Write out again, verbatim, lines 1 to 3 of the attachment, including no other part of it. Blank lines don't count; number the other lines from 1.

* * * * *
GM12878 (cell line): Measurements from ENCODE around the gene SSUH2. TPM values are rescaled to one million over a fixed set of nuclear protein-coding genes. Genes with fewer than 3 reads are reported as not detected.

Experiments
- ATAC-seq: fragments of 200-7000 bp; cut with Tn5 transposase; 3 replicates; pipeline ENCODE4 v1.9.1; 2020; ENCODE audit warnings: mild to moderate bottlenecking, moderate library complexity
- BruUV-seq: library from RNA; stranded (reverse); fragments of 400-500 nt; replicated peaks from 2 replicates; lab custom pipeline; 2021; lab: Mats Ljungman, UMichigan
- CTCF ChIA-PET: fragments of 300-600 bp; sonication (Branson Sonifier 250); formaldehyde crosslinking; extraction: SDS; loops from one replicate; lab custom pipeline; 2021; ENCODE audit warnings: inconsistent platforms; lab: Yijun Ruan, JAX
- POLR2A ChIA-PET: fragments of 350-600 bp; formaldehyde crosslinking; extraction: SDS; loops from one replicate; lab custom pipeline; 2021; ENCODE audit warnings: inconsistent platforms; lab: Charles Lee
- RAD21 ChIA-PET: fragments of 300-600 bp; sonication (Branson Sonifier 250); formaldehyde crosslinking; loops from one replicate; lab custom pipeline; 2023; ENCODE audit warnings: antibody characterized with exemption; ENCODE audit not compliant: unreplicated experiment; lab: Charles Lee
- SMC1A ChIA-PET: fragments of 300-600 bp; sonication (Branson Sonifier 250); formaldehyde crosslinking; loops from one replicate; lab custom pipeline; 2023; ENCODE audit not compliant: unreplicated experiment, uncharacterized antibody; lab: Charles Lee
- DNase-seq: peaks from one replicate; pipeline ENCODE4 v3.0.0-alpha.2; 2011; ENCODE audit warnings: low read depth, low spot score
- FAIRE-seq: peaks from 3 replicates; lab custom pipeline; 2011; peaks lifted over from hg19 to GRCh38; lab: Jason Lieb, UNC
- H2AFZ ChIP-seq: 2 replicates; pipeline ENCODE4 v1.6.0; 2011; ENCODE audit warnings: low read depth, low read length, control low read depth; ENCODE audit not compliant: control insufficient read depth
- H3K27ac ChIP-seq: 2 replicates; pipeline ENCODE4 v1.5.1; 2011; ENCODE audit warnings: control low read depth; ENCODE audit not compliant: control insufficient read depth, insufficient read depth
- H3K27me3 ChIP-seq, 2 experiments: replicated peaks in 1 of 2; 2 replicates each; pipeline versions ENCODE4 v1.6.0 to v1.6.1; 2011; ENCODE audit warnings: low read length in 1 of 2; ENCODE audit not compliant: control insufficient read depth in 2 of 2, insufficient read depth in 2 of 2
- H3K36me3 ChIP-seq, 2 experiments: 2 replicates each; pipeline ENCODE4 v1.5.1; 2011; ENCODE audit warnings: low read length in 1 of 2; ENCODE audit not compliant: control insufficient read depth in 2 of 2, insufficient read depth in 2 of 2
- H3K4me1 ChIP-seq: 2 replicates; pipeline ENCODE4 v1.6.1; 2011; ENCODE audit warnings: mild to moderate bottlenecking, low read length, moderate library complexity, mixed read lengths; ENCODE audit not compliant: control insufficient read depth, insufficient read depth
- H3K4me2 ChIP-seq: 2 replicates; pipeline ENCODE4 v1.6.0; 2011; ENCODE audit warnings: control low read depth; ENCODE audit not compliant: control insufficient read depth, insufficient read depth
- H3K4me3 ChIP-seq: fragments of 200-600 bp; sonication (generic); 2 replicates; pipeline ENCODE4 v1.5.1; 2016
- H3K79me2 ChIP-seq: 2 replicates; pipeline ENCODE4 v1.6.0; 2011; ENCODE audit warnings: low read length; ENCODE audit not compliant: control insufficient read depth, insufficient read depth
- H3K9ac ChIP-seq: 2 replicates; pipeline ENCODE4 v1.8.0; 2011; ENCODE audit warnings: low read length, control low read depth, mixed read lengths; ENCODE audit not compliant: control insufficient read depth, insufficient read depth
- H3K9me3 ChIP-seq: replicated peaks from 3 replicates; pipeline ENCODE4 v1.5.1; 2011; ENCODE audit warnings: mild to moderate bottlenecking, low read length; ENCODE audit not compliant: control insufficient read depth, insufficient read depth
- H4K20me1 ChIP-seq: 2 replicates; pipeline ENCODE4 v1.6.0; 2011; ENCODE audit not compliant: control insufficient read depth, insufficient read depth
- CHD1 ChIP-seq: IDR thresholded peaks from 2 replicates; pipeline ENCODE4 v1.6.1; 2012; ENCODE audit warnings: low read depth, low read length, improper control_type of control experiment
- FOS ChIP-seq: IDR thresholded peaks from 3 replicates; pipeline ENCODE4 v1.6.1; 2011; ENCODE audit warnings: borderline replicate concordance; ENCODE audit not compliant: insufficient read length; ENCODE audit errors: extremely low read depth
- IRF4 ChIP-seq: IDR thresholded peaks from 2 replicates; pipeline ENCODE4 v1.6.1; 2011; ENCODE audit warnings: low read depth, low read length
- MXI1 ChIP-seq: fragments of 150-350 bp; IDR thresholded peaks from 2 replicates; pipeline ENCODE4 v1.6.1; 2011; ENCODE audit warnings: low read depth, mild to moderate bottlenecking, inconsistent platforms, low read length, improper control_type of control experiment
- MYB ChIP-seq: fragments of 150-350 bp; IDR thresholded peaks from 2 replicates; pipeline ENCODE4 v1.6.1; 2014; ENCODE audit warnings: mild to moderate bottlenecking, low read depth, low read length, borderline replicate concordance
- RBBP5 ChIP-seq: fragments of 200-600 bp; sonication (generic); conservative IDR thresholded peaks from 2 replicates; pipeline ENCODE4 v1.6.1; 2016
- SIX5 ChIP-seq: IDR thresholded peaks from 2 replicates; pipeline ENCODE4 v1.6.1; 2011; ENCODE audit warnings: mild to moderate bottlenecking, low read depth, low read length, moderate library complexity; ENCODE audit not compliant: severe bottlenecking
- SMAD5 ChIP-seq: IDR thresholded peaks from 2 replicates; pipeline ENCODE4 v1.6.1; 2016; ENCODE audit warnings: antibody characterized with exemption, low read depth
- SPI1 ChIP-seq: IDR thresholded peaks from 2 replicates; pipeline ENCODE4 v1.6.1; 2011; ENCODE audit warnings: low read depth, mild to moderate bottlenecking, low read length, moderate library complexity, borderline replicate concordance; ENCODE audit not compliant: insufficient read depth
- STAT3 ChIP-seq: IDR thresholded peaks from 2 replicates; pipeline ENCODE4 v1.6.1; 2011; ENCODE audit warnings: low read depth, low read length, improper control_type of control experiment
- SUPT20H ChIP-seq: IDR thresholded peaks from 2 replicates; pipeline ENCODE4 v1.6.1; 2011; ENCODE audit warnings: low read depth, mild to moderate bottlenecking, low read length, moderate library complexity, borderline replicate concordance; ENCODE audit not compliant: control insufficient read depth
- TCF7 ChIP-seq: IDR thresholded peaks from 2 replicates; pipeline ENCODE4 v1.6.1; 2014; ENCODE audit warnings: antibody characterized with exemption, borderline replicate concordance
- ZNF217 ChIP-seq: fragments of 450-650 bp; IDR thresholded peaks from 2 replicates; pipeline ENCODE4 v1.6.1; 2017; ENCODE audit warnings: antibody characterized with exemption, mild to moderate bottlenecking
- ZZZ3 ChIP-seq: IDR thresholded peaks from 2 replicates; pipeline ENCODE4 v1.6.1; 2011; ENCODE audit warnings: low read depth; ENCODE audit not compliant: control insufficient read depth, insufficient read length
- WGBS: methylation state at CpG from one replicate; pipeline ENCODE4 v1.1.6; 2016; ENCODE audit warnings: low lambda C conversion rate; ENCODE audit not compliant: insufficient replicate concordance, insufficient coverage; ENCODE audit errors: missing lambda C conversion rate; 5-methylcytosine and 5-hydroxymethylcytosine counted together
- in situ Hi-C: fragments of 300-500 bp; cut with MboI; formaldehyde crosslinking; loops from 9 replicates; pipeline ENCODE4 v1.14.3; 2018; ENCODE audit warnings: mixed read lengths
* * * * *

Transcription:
GM12878 (cell line): Measurements from ENCODE around the gene SSUH2. TPM values are rescaled to one million over a fixed set of nuclear protein-coding genes. Genes with fewer than 3 reads are reported as not detected.

Experiments
- ATAC-seq: fragments of 200-7000 bp; cut with Tn5 transposase; 3 replicates; pipeline ENCODE4 v1.9.1; 2020; ENCODE audit warnings: mild to moderate bottlenecking, moderate library complexity